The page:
Solar rules in global energy tussle

China | Jun 12, 2017
As the United States was withdrawing from the Paris climate pact, China's clean energy ambitions were being reflected in the launch of the world's largest floating solar farm.

The 40-megawatt power plant has 160,000 panels resting on a lake that emerged after the collapse of a coal mine in central Anhui province.

It is part of Beijing's effort to wean itself off a fossil fuel dependency that has made it the world's top carbon emitter, with two-thirds of its electricity still fueled by coal.

The solar facility went online around the time of President Donald Trump's much-criticized June 2 decision to withdraw from the international accord aimed at saving the planet from climate change catastrophe.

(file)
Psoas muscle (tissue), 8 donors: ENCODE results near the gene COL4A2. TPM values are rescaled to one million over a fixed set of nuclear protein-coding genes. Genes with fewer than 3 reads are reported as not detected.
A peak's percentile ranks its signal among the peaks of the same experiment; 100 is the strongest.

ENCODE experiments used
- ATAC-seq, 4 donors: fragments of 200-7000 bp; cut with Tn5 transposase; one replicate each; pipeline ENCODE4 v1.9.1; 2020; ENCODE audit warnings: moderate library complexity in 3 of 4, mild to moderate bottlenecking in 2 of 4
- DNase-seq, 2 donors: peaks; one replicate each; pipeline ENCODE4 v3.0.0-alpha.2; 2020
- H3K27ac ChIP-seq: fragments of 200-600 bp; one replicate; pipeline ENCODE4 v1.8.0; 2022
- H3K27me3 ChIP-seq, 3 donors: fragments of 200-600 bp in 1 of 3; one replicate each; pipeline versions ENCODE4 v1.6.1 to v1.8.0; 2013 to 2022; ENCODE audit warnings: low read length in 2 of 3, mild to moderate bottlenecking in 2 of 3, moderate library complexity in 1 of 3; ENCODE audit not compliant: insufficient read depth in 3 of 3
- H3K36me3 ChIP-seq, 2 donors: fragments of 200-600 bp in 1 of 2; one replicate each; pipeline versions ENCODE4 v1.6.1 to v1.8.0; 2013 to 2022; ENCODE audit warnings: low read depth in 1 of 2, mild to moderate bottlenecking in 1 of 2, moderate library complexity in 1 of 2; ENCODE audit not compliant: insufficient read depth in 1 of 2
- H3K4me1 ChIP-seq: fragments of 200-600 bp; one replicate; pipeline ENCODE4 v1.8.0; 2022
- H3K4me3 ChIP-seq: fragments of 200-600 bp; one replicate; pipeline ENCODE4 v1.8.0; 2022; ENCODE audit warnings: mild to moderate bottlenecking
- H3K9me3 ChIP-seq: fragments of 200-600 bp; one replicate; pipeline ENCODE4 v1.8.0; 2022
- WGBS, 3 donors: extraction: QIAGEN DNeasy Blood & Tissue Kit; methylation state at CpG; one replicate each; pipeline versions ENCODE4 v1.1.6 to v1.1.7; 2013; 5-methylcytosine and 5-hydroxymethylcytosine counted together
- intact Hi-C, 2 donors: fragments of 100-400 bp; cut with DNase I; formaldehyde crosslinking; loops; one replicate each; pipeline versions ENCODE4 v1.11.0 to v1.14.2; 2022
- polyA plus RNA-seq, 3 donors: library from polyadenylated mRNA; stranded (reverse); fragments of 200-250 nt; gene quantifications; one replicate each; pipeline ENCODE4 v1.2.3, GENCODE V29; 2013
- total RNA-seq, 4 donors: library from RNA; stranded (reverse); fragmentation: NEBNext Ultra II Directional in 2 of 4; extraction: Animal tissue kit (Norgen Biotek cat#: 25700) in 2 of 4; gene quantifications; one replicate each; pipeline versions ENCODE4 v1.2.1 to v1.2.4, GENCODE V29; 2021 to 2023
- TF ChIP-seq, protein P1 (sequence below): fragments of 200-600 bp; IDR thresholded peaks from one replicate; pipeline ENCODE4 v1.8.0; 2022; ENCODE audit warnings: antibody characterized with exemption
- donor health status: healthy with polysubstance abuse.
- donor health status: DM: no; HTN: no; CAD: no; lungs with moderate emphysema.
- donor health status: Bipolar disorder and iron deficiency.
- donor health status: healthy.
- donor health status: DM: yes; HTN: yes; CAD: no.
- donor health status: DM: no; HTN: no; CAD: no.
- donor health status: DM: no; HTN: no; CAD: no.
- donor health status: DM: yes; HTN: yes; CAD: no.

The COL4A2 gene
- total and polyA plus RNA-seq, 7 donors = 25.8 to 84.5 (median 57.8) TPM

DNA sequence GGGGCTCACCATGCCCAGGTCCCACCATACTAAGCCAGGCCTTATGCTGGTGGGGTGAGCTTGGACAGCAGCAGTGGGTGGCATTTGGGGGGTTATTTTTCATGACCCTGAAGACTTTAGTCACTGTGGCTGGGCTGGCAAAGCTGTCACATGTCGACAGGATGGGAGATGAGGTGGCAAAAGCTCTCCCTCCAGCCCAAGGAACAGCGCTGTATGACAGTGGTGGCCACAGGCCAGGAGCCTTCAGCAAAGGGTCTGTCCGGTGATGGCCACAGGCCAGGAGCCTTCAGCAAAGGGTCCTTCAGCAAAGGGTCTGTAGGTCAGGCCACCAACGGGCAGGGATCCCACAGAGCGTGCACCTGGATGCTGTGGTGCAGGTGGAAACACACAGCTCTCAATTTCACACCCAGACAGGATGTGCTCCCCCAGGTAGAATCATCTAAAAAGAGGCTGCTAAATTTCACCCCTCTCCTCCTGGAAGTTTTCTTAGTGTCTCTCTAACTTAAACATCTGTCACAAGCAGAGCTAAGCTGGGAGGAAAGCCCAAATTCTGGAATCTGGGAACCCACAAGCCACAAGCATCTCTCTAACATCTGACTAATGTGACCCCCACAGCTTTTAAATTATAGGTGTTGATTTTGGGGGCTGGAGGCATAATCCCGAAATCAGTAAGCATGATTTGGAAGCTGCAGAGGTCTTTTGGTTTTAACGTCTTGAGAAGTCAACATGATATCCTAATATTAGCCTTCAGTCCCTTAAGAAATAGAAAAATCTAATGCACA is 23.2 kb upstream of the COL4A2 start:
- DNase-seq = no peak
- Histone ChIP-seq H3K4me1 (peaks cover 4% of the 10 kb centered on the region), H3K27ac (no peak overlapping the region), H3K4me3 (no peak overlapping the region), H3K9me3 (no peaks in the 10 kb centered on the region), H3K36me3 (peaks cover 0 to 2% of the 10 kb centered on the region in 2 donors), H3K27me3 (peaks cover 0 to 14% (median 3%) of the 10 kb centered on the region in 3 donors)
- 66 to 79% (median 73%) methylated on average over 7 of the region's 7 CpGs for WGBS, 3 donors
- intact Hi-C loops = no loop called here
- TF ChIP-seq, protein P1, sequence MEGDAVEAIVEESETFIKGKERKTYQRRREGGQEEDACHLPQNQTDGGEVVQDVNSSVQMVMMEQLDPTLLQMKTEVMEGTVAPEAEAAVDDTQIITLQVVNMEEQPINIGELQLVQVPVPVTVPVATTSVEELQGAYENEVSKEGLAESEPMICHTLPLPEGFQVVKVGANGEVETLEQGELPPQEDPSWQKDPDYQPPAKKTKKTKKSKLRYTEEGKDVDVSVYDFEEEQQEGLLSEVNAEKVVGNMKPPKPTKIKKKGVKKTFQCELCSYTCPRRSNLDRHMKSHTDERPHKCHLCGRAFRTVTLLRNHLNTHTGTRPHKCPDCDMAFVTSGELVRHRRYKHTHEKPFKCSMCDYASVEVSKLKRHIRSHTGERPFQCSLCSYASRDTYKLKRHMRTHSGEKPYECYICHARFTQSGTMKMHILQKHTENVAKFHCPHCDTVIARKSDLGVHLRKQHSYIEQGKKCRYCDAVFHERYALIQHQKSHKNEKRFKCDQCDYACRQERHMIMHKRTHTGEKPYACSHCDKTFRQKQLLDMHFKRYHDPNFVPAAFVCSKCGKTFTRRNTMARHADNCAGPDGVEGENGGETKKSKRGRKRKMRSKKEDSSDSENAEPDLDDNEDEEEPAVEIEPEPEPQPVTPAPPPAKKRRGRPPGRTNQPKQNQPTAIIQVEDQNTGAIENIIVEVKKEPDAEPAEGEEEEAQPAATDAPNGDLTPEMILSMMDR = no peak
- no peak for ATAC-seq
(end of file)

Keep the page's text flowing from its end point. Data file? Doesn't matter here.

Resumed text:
His move shifted the spotlight on to China and whether it will take on the leadership mantle in the fight against global warming.

Days after his announcement - and by coincidence - Beijing hosted an international conference on clean energy. It was an opportunity for China, which already produces two-thirds of the world's solar panels, to boast of its commitment to accelerating investment and reforms for greater use of renewable energies.

"The US withdrawal from the Paris agreement offers China an unprecedented opportunity to take the lead in climate change," energy expert Frank Yu of Wood Mackenzie consultancy said.

The Beijing forum put a spotlight on efforts by Chinese authorities and companies to develop renewable energy.

China has been the world's largest investor in clean energy since 2012, spending US$88 billion (HK$686 billion) on wind and solar power last year.

California Governor Jerry Brown used the Beijing conference to seek partnerships with China on climate change.

China's solar capacity more than doubled in 2016. The official goal is for 20 percent of Chinese power consumption to come from low-emission energy, including nuclear, by 2030, compared to 11 percent currently.


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June 2017